Ira Forman’s job is to identify and pursue anti-Semitism around the world. As a result, he knows where the trends are particularly disturbing and where there is reason to have hope. Recently, he brought this knowledge and experience to Philadelphia when he served as the keynote speaker for the closing board meeting of the local Anti-Defamation League (ADL).
Forman works in the State Department’s Office of Religion and Global Affairs in the position of Special Envoy to Monitor and Combat Anti-Semitism. He was appointed to this position three years ago by Secretary of State John Kerry. Forman has an extensive resume, which, among other things, includes his work as Jewish outreach director for the Obama campaign, CEO and executive director of the National Jewish Democratic Council (NJDC), and — very early in his career — political director and legislative liaison for the American Israel Public Affairs Committee (AIPAC).
At the meeting in Philadelphia, Forman gave a run-down of the Jewish communities he has visited and discussed what the future may hold for Jews in those countries. For example, he pointed to a particularly disturbing survey of French Jews — which even pre-dated the Paris attacks — in which 47% said they were considering leaving France. Forman was then asked about the heartening response of thousands of French citizens who marched in support of the victims of the Charlie Hebdo and Hyper Kacher attacks. He said it was believed that if the Charlie Hebdo journalists had not also been killed, the response by non-Jews on behalf of the Jewish community would not have been as strong.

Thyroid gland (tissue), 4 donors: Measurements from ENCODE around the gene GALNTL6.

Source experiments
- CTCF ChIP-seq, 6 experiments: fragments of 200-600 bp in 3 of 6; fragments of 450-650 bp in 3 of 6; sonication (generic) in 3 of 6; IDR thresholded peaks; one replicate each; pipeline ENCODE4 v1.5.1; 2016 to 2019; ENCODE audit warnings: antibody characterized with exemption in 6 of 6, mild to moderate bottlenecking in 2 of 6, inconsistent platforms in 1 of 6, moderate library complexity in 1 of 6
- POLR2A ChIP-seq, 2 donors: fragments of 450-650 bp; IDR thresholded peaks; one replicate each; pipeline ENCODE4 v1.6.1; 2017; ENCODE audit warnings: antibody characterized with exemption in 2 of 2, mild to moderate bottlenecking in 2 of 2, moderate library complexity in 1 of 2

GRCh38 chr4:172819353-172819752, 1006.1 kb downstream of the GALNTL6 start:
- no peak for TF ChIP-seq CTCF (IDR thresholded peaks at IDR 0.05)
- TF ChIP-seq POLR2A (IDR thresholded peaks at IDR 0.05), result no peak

However, Forman did express hope for some smaller Jewish communities. He also emphasized that outside the United States, England seems to be the most secure place for Jews to live.
In order to monitor and combat anti-Semitism, Forman and his staff travel the world. They often work in cooperation with agencies like the ADL, as well as with other nonprofits and non-governmental organizations (NGOs).
Photo by Bonnie Squires